Heart of Louisiana: Chimp Haven - FOX 8, WVUE, fox8live.com, weather, app, news, saints

Heart of Louisiana: Chimp Haven

KEITHVILLE, La. - For decades, chimpanzees have been used in medical research. But now, most of those chimps are being retired by the federal government. And after spending most of their lives in cages and test labs, the chimps are getting a new beginning at the national chimpanzee sanctuary in Northwest Louisiana. FOX 8's Dave McNamara brings us inside Chimp Haven in tonight's Heart of Louisiana.

"Henry was a former pet," said Cathy Willis Spraetz, Chimp Haven president and CEO. "He lived in the man's garage and mostly in the dark for 15 years." 

Henry was near death when he arrived at the haven seven years ago. As he was nursed back to health, he kept himself isolated from the other chimpanzees - he didn't understand their social behavior, and he wasn't accepted.

"He would sit out in the rain up on one of these perches just so happy to be outside, but at the same time afraid to go inside for what he thought might be waiting for him," she said.

Over the years, Henry slowly earned his place in the group and became the dominant male.

"The first thing he does when he goes out into the habitat is climb the highest tree, and he is out in the tree up in the tree for hours at a time surveying chimp haven and seeing what's going on," Spraetz said. "He's very, very observant and curious."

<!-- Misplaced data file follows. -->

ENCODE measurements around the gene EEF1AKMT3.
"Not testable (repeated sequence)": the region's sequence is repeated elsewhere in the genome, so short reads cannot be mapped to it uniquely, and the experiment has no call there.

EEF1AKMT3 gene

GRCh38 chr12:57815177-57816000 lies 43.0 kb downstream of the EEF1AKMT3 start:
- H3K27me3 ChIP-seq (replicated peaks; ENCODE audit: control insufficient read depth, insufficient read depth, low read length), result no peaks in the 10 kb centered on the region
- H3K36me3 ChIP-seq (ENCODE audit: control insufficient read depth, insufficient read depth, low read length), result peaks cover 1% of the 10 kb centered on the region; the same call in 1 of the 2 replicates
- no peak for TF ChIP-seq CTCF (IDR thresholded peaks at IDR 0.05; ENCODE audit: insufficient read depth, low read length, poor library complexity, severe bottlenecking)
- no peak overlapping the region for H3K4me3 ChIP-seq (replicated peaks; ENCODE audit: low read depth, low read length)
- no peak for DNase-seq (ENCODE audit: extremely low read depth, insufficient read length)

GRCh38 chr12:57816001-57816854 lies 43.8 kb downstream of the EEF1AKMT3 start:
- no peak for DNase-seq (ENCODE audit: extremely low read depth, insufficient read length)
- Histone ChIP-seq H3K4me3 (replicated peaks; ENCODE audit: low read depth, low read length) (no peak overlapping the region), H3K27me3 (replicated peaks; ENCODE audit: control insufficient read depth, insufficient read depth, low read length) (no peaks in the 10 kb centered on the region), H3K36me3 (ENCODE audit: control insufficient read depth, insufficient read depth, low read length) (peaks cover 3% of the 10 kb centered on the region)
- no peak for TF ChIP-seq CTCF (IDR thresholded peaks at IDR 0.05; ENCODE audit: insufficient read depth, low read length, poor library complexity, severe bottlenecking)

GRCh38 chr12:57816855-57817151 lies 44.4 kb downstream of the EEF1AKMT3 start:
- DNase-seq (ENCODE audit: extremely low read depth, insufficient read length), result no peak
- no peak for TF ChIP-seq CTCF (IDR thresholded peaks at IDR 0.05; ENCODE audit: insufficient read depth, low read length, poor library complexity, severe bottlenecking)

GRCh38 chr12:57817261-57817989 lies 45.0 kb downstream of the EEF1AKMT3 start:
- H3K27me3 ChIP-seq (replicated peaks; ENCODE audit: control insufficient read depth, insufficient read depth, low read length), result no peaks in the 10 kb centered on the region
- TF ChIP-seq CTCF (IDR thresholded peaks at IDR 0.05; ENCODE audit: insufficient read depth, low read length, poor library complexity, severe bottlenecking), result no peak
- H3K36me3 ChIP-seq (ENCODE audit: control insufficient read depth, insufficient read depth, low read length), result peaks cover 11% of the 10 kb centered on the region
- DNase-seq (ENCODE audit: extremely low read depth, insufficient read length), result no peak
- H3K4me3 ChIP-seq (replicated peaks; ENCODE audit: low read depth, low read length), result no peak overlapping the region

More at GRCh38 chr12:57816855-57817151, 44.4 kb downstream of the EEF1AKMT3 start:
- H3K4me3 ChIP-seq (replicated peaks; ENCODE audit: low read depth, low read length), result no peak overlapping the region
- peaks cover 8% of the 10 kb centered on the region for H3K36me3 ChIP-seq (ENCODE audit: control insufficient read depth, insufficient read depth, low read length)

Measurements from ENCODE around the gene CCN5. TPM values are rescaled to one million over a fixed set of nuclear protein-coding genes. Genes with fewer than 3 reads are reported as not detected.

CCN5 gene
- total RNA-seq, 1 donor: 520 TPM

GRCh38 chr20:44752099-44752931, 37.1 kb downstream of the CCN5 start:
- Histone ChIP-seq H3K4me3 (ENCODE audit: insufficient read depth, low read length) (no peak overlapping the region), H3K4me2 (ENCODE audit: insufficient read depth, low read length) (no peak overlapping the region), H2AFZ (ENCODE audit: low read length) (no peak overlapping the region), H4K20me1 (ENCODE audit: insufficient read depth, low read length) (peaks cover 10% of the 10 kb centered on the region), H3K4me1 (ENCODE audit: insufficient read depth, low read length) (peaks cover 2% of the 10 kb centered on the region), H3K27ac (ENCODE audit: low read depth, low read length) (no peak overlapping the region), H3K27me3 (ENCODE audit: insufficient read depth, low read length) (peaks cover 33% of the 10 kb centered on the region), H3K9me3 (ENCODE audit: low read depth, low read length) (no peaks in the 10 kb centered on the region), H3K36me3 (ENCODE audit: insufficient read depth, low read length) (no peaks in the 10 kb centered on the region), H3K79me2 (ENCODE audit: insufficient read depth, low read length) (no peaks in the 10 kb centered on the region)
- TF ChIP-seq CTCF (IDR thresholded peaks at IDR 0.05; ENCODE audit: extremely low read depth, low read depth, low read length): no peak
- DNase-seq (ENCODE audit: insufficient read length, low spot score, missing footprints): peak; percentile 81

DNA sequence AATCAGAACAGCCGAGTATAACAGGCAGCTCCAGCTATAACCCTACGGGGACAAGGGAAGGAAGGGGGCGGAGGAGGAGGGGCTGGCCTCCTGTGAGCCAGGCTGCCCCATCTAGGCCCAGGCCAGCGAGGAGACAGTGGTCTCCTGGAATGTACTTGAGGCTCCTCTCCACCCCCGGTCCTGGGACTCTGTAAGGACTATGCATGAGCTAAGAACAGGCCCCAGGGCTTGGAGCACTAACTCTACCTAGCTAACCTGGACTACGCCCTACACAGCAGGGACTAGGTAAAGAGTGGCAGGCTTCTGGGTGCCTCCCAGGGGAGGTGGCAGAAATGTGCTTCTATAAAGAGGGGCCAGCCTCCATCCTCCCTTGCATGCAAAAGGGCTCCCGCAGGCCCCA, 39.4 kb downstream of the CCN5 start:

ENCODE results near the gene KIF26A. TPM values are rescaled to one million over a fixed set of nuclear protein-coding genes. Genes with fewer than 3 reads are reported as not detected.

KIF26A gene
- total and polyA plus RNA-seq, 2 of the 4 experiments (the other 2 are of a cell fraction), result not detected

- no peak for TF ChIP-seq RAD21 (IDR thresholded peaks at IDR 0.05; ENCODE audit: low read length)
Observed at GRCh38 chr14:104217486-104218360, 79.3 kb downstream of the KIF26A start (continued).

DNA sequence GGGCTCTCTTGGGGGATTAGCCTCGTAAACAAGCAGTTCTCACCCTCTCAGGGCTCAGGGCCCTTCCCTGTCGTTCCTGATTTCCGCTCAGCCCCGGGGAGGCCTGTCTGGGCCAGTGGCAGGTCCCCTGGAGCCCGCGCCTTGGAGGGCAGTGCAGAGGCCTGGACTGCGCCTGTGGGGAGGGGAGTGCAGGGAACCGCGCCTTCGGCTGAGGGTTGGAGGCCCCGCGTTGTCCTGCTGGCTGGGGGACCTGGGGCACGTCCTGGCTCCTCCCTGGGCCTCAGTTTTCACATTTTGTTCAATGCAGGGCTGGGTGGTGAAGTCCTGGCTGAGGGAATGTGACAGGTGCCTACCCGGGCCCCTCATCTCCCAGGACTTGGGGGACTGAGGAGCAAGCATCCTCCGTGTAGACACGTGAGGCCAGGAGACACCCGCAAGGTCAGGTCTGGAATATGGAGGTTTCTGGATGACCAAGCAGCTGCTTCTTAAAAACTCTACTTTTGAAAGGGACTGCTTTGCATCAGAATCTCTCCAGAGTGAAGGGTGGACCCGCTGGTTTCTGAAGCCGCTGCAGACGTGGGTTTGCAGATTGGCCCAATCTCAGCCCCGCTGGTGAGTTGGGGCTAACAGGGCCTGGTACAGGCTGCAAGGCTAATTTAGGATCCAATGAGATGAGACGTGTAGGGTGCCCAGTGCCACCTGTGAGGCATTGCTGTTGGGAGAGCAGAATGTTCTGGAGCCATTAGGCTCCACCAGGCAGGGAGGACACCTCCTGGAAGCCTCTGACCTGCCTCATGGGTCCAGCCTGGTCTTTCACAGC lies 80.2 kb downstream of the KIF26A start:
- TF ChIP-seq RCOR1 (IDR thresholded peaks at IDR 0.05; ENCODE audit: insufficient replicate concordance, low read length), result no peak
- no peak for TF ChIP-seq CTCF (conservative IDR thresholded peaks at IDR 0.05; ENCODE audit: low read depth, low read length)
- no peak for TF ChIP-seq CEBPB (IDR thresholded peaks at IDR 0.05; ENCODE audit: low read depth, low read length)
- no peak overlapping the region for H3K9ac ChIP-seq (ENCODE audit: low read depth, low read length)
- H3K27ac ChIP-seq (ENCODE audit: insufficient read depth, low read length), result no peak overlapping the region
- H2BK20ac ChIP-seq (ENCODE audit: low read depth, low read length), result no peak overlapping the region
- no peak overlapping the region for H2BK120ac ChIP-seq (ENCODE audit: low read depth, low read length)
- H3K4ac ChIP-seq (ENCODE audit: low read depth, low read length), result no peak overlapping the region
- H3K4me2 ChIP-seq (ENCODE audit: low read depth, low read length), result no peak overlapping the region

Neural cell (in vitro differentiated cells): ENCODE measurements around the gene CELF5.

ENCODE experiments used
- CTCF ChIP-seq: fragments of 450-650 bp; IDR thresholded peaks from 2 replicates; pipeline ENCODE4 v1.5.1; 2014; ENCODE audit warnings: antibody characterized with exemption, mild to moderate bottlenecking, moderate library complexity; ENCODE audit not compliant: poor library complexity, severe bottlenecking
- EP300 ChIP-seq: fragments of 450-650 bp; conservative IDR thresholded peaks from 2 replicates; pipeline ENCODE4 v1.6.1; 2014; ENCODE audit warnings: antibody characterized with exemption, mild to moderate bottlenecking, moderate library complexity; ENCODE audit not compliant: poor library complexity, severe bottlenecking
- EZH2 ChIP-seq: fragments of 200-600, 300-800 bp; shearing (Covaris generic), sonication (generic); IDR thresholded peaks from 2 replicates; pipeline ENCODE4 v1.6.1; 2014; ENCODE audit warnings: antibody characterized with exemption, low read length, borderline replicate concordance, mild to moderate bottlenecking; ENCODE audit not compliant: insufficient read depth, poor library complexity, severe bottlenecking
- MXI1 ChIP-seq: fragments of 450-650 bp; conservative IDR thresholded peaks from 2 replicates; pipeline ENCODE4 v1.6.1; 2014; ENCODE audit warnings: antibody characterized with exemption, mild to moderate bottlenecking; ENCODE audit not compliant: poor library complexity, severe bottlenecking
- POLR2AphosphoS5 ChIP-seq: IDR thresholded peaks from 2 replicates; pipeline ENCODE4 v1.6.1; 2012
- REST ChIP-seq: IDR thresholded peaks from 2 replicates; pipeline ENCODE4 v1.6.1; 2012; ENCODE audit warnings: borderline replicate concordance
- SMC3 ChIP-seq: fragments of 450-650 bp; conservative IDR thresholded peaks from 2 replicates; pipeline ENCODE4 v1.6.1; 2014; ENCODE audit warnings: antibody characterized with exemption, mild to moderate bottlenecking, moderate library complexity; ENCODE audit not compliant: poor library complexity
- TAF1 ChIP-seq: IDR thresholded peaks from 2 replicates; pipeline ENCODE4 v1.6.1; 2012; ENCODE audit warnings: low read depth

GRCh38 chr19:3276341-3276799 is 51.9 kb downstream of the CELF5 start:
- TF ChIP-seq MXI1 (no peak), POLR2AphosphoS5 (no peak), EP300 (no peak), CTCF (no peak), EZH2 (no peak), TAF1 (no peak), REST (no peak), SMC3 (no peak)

Henry's story is similar to the transformation that takes place with the other chimps at the haven. Most of them have spent their lives in captivity as the subjects of medical research.

"They may have been in HIV and AIDS research, hepatitis research," Spraetz said. "They may have gone under anesthesia hundreds of times."

Chimp Haven is a sanctuary - a national retirement home for the government's research chimpanzees.

They get excited when it's time to eat. They move freely between sleeping quarters and play yards, and the forest.

"One of the key elements of the work that we do here is the idea of self-determination," Spraetz said.

The idea at Chimp Haven is to get the animals out of their pens and freely roaming the woods. And here, water is used as the natural boundary.

"They can't swim," Spraetz said. "They have this huge muscle mass, and so it provides that natural barrier. They are not going to go into the moat."

Here the chimps act like chimps - it's their territory. They forage for food in simulated termite mounds, care for their young, climb and play, or sit and observe. And they have special talents - like Brent, who paints with his tongue and recently won a $10,000 prize in a national art competition.

"They definitely have personalities, and they're very smart animals," Spraetz said. "They understand."

Chimp Haven is now expanding as the federal government retires 300 of its research chimps.

"They have given so much to human beings - and not willingly, I want to add," Spraetz said. "You know, we have held them captive and used them for our own purposes, and now we have a great opportunity to give back to them what was stolen."

These chimps don't have the skills to survive in the wild. The Louisiana sanctuary is now their wilderness home.

Several times a year, Chimp Haven opens its gates to visitors. You can see the 200 chimps during the "chimpanzee discovery day" Saturday, Nov. 16 from 9 a.m. to noon at the facility in Keithville, La. It's located about 30 miles south of Shreveport.

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